Goodness, has it really been so long since I wrote anything here?
Christmas was good. Ben ceased impugning Santa Claus's methods and just enjoyed his new toys (though it appears that he wishes Santa had stolen a Lego police station on his behalf). He spent a couple days running amok with his cousins—as a bossy only child, Ben can't get enough of his three-year-old cousin's worship. It was nice not to have to prepare any food for a couple days, although we could have done without the bout of mild food poisoning. (Wanna guess how long it took for Tuesday's lunch to exit?)
The holiday season continues unabated, as I have yet to exchange gifts with my friends or my family of origin (and I have yet to wrap those gifts—what am I waiting for, you may ask? Apparently I am waiting for them to magically wrap themselves. What? It could happen.). There are some holiday get-togethers with friends on the schedule, my family's coming over on New Year's Day, and the annual Christmas Day brunch with my mom's relatives is on January 8. Twelve days of Christmas is for wimps: we're doing a solid fortnight of Christmas.
I read Kathleen Parker's column in the Trib today. I find I disagree with the majority of what she says, no matter what the subject may be. And today, she takes on bloggers. I don't read any of the types of blogs Parker harps on—the ones that exist solely pounce on mainstream journalists' failings, apparently—but her rhetoric was so entertaining I wanted to share a few excerpts with you.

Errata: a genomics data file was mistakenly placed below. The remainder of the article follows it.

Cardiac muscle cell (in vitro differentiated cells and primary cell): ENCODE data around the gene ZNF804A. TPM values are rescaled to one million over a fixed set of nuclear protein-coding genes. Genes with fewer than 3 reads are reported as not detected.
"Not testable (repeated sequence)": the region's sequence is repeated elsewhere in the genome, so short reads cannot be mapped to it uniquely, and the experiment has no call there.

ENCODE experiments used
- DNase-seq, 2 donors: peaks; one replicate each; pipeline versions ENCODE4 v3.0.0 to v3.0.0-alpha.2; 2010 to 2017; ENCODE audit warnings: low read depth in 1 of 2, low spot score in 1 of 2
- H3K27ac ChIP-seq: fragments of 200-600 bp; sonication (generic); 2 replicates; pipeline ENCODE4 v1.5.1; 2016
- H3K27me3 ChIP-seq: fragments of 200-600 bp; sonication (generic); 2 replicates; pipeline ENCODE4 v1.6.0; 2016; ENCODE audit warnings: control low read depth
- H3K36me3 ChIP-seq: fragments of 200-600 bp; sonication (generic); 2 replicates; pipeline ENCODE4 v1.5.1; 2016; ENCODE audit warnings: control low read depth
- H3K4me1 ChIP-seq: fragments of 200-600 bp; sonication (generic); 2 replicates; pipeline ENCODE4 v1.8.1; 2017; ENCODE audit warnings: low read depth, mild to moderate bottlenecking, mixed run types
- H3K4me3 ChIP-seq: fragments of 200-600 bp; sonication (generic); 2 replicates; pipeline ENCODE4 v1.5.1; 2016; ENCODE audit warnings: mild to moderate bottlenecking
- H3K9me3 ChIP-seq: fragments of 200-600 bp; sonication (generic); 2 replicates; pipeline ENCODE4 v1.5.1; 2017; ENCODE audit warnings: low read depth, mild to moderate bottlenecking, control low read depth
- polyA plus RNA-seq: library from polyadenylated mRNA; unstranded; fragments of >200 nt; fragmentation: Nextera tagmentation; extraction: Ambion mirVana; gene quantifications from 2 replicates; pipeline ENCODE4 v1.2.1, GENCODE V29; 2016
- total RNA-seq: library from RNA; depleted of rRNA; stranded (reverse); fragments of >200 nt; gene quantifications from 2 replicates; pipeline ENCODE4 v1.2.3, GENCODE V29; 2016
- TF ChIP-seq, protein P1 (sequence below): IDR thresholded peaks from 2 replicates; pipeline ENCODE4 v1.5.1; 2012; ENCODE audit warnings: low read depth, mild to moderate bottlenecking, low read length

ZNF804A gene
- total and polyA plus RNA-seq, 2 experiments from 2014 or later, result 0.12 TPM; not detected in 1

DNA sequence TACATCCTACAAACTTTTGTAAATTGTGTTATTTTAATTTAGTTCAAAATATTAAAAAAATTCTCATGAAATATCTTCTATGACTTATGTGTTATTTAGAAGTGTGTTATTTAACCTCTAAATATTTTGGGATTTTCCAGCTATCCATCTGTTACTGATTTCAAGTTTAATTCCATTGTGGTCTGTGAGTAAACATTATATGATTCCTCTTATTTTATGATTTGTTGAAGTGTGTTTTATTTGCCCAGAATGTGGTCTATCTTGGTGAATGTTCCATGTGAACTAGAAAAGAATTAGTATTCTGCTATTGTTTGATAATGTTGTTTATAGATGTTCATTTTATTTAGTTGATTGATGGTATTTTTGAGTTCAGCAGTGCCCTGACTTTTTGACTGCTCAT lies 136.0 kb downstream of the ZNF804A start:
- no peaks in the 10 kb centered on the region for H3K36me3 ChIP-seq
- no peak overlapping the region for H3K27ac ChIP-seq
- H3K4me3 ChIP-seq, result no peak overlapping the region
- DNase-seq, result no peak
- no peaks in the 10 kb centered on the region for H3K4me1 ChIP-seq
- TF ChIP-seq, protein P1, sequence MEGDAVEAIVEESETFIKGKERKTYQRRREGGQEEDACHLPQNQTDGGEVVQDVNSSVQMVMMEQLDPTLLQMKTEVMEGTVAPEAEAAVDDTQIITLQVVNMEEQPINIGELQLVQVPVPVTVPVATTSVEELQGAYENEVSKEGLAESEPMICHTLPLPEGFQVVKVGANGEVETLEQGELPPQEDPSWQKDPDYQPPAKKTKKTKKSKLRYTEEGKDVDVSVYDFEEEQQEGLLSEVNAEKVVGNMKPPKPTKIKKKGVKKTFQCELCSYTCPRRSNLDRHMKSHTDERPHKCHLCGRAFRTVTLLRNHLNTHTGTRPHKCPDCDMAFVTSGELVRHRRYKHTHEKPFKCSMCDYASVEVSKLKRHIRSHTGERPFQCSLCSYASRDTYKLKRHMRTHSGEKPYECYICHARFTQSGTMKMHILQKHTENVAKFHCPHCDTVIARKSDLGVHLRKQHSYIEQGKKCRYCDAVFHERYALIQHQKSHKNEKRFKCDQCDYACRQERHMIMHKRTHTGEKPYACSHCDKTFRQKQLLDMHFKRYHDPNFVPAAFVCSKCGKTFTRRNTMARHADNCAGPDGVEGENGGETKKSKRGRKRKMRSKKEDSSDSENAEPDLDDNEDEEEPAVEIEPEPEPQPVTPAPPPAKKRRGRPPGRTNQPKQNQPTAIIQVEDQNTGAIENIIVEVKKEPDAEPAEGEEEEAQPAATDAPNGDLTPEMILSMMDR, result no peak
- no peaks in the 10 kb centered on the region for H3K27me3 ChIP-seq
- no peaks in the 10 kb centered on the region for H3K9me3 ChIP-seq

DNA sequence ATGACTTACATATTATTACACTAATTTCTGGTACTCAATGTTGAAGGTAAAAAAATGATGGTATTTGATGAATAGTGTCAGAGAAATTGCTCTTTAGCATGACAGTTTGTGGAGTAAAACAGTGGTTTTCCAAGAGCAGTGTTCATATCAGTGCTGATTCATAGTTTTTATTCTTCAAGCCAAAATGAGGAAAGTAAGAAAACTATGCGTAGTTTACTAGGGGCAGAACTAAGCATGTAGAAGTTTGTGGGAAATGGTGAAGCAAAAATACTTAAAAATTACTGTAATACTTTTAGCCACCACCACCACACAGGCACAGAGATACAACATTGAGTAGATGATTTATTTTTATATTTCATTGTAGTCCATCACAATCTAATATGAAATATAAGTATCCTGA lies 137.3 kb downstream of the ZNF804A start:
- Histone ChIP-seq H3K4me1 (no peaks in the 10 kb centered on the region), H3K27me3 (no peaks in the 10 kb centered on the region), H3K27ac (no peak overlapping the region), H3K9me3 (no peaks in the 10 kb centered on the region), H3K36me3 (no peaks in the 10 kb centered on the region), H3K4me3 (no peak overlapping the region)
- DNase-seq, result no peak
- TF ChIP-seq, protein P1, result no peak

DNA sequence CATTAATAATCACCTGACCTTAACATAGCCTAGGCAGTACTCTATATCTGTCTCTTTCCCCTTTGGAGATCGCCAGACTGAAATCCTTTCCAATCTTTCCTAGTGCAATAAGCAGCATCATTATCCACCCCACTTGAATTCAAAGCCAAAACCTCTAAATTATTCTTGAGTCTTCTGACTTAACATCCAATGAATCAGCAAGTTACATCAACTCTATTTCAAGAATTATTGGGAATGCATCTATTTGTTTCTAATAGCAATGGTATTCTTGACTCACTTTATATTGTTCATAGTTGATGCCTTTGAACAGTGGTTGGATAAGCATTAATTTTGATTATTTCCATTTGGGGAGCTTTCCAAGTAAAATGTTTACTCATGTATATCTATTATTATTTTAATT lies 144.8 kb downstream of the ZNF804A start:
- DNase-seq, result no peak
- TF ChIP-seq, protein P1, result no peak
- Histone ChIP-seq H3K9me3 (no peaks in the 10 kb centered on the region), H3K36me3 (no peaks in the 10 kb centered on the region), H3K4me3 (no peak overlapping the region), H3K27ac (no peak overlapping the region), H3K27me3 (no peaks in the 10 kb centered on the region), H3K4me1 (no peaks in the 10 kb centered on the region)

Bloggers persist no matter their contributions or quality, though most would have little to occupy their time were the mainstream media to disappear tomorrow. Some bloggers do their own reporting, but most rely on mainstream reporters to do the heavy lifting. She's so right! The mommyblogging world, for example, would collapse without the framework of the news media. Not to mention knitting blogs. And diaristic blogs. And humor blogs. And blogs written as a creative outlet.
...[M]ost babble, buzz and blurt like caffeinated adolescents competing for the Ritalin generation's inevitable senior superlative: Most Obsessive-Compulsive. Even so, they hold the same megaphone as the adults and enjoy perceived credibility owing to membership in the larger world of blog grown-ups. ...Each time I wander into blogdom, I'm reminded of the savage children stranded on an island in William Golding's "Lord of the Flies." Without adult supervision, they organize themselves into rival tribes, learn to hunt and kill, and eventually become murderous barbarians in the absence of a civilizing structure. ...When a mainstream journalist stumbles, they pile on like so many savages, hoisting his or her head on a bloody stick as Golding's children did the fly-covered head of a butchered sow. ...When someone trips, whether Dan Rather or Eason Jordan or Judith Miller, bloggers are the bloodthirsty masses slavering for a public flogging.
All right, fess up, bloggers: Which one of y'all stole Piggy's glasses? And who should we vote off the island first?